The very first transistor that was invented used germanium for the semiconductor material. This suffered from a number of disadvantages, and many sought to make transistors using silicon.
If a silicon transistor could be made and perfected the performance could be improved, and production costs reduced.
The invention of the first silicon transistor is an interesting story, that has an element of theatrical performance about it, but nevertheless the invention of the first silicon transistor was a major leap forward for semiconductor technology.
The need for the first silicon transistors
Silicon offered the possibility of much greater the possibility of better performance, especially in switching circuits. Germanium transistors were relatively leaky and this mean that they did not turn fully off as well as a silicon one might - they could have very noticeable levels of current even when they are supposedly turned off.
Another issue was that germanium transistors had an issue that as they heated up as they carried current, this released more carriers to carry more current. If the circuit was not designed to prohibit this, then an issue known as thermal runaway could occur and the transistor would be destroyed.
Designing circuits to overcome thermal runaway often placed limitations on the performance.
Accordingly a silicon transistor could resolve these issues, but there were difficulties in fabricating silicon transistors at the time.
Silicon had a much higher melting point than germanium and it was more reactive. This meant that silicon was much more difficult to work than germanium. A good method of refining the silicon was also needed. For silicon transistors to work, it was necessary to be able to have a much higher level of purity, i.e. with less impurities in the crystal than could be obtained with methods of the time.
Work starts on the silicon transistor invention
A researcher named Gordon Teal was investigating the methods of refining semiconductors. Initially he was employed by Bell Labs, and had started to investigate the refining of silicon.
It had taken several years to produce sufficiently refined germanium for the first transistor, but the greater melting temperature combined with its reactivity meant that it had not been possible to produce sufficiently high grade silicon for transistors.
Teal was enticed to move over to a little know company called Texas Instruments. Here he continued his work on refining silicon.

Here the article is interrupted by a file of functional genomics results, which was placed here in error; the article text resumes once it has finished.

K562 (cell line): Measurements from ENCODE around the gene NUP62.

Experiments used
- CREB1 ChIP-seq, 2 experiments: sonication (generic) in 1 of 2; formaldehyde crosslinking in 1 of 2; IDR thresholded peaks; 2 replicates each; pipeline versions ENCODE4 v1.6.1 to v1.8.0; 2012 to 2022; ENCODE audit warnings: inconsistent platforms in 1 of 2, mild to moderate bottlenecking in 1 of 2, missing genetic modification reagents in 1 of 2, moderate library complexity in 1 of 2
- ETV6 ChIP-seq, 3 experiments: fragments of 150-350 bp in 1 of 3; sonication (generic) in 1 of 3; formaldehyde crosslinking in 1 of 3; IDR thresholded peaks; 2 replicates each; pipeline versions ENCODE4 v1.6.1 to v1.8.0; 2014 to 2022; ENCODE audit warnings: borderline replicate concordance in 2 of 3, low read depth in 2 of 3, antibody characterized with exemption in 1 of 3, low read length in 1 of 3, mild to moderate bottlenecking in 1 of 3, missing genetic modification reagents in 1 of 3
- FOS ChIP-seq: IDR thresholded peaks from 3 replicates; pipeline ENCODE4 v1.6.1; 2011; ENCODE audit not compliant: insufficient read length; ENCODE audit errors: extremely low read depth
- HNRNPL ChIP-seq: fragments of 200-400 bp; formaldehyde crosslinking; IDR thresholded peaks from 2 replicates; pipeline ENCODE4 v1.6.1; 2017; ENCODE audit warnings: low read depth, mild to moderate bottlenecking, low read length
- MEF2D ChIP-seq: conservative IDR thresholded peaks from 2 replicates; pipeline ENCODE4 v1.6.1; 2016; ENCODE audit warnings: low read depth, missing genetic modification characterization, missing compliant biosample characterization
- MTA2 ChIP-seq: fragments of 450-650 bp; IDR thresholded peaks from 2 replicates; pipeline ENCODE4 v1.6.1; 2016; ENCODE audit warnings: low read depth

The work undertaken by Gordon Teal succeeded in making sufficiently high grade silicon, and he started to make working silicon transistors.
On 14th April 1954, Gordon Teal demonstrated the first working silicon transistor to Pat Haggarty, a Vice President of Texas Instruments.
Haggarty knew that if they were able to successfully manufacture silicon transistors, this small and little known company would be ahead of all the others and become one of the leading semiconductor companies, if not the leader.
As a result they started manufacturing the first of these new silicon transistors.
First silicon transistor revealed at semiconductor conference
The launch of the first silicon transistor had a great deal of theatre about it, and it was to take the rest of the industry totally by surprise.
The Institute of Radio Engineers in the USA held a semiconductor conference in May 1954. At the conference a number of speakers discussed the difficulties of using germanium transistors and the possibility of overcoming these by using silicon.
However during various sessions at the conference, a number of speakers stated that silicon transistors were many years away from becoming a reality. They outlined the difficulties with refining the silicon to the degree to make the first silicon transistors.
To their surprise Gordon Teal from the little known Texas Instruments, produced a working silicon device. When he stood up to give his talk he opened it by saying:
Contrary to what my colleagues have told you about the bleak prospects for silicon transistors, I happen to have a few of them in my pocket.
At this, he stunned his audience and immediately put Texas Instruments firmly on the map and ahead of the competition.
What's more he was able to state that they had already started manufacture and devices were available.
This was a major advance, giving Texas a significant lead in transistor technology and making them a major semiconductor manufacturer. It took the other manufacturers several years to introduce their own varieties of silicon device.
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